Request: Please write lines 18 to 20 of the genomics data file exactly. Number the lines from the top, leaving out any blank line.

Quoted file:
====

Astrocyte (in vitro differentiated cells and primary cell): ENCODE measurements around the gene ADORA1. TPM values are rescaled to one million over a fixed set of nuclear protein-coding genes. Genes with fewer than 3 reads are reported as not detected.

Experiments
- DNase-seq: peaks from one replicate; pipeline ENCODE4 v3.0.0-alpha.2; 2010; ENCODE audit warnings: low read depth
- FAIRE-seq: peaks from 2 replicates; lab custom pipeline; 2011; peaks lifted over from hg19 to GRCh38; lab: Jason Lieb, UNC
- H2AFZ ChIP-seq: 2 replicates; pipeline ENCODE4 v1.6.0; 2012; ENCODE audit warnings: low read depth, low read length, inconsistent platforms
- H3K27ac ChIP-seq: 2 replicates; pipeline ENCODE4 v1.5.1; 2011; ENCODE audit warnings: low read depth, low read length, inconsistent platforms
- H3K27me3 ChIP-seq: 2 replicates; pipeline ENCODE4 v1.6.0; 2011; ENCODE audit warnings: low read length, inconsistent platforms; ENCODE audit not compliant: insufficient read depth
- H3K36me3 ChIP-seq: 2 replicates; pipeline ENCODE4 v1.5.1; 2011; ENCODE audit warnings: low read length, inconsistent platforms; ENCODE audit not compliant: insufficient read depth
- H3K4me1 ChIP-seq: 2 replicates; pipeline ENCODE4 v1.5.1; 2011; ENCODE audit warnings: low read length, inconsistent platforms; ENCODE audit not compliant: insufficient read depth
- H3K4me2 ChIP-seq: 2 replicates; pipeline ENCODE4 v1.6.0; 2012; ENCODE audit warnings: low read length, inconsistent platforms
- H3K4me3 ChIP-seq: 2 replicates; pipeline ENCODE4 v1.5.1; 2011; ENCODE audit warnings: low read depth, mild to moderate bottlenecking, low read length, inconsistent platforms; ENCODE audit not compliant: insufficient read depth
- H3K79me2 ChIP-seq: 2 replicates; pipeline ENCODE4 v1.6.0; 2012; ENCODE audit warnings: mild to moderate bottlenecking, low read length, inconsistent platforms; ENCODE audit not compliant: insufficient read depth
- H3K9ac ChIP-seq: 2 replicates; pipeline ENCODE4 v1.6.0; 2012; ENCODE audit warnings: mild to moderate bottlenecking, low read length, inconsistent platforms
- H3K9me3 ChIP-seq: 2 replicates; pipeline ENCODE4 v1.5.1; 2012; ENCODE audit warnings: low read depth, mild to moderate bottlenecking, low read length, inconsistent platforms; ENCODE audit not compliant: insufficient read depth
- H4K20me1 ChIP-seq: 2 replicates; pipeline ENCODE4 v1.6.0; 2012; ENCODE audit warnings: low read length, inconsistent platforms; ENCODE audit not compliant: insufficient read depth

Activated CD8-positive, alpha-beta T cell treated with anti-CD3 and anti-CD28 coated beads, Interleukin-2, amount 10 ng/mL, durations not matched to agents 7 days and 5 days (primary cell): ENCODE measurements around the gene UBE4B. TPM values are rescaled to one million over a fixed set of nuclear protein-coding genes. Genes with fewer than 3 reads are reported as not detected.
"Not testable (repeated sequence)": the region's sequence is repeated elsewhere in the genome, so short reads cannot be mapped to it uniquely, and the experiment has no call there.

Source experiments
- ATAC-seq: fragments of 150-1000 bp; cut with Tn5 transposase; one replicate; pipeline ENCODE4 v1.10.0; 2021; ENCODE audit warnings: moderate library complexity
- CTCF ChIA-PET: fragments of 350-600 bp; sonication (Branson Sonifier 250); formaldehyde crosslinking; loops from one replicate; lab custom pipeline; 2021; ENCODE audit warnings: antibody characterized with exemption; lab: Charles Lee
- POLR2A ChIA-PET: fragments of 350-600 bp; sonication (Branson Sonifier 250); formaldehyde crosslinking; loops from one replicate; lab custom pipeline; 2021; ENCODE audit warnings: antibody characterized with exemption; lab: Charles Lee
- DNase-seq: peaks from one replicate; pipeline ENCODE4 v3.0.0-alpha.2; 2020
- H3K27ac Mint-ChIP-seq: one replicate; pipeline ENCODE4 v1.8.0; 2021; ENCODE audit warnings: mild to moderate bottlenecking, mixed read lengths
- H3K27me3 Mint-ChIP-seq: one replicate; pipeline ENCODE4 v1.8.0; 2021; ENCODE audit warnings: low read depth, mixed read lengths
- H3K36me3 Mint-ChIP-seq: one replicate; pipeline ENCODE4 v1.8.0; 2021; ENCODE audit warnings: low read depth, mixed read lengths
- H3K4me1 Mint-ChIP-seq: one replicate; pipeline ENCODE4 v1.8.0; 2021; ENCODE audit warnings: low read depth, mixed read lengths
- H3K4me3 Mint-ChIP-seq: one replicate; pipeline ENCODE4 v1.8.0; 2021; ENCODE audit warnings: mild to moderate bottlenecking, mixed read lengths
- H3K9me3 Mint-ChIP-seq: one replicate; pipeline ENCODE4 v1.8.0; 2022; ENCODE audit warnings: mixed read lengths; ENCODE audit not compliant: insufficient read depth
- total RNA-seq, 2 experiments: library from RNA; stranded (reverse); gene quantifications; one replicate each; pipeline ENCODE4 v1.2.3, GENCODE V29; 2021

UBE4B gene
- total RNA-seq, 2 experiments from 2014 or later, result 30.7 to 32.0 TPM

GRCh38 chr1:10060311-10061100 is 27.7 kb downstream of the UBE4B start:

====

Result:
Source experiments
- ATAC-seq: fragments of 150-1000 bp; cut with Tn5 transposase; one replicate; pipeline ENCODE4 v1.10.0; 2021; ENCODE audit warnings: moderate library complexity
- CTCF ChIA-PET: fragments of 350-600 bp; sonication (Branson Sonifier 250); formaldehyde crosslinking; loops from one replicate; lab custom pipeline; 2021; ENCODE audit warnings: antibody characterized with exemption; lab: Charles Lee